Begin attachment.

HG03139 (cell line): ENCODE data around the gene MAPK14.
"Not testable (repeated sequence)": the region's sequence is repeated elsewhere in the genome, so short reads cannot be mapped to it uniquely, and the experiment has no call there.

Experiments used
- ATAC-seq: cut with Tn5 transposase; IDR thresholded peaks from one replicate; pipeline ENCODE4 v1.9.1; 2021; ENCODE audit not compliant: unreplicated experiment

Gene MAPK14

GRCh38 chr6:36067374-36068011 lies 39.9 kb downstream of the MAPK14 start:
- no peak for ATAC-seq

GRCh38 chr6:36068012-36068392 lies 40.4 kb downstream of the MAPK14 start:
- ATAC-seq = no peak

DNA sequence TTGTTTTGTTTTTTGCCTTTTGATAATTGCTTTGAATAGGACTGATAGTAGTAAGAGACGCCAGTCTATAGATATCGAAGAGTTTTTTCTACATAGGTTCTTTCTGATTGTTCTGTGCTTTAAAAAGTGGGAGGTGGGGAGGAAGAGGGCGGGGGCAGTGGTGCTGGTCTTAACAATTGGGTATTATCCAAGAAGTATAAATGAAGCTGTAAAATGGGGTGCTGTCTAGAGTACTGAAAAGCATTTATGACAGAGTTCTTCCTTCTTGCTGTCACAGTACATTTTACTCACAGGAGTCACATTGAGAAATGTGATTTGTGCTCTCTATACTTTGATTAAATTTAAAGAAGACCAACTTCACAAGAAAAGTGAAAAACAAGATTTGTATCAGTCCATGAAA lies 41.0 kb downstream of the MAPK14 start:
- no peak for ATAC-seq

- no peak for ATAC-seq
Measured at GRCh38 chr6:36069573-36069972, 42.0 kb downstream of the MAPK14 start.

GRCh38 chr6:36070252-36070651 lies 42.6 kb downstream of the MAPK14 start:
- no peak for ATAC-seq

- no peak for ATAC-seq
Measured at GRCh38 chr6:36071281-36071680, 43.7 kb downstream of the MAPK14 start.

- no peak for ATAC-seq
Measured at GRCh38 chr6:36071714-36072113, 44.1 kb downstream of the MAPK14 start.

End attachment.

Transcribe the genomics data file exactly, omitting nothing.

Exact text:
HG03139 (cell line): ENCODE data around the gene MAPK14.
"Not testable (repeated sequence)": the region's sequence is repeated elsewhere in the genome, so short reads cannot be mapped to it uniquely, and the experiment has no call there.

Experiments used
- ATAC-seq: cut with Tn5 transposase; IDR thresholded peaks from one replicate; pipeline ENCODE4 v1.9.1; 2021; ENCODE audit not compliant: unreplicated experiment

Gene MAPK14

GRCh38 chr6:36067374-36068011 lies 39.9 kb downstream of the MAPK14 start:
- no peak for ATAC-seq

GRCh38 chr6:36068012-36068392 lies 40.4 kb downstream of the MAPK14 start:
- ATAC-seq = no peak

DNA sequence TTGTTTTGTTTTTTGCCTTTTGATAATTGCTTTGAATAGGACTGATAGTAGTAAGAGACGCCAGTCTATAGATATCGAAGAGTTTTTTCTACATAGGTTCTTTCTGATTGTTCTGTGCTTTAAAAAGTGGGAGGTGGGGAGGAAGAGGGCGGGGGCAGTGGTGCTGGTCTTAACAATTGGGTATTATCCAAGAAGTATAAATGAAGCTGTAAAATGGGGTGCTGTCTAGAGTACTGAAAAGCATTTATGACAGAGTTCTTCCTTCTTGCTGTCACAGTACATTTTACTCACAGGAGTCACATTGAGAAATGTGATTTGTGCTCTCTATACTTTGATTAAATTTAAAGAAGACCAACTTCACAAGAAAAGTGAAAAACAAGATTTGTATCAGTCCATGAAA lies 41.0 kb downstream of the MAPK14 start:
- no peak for ATAC-seq

- no peak for ATAC-seq
Measured at GRCh38 chr6:36069573-36069972, 42.0 kb downstream of the MAPK14 start.

GRCh38 chr6:36070252-36070651 lies 42.6 kb downstream of the MAPK14 start:
- no peak for ATAC-seq

- no peak for ATAC-seq
Measured at GRCh38 chr6:36071281-36071680, 43.7 kb downstream of the MAPK14 start.

- no peak for ATAC-seq
Measured at GRCh38 chr6:36071714-36072113, 44.1 kb downstream of the MAPK14 start.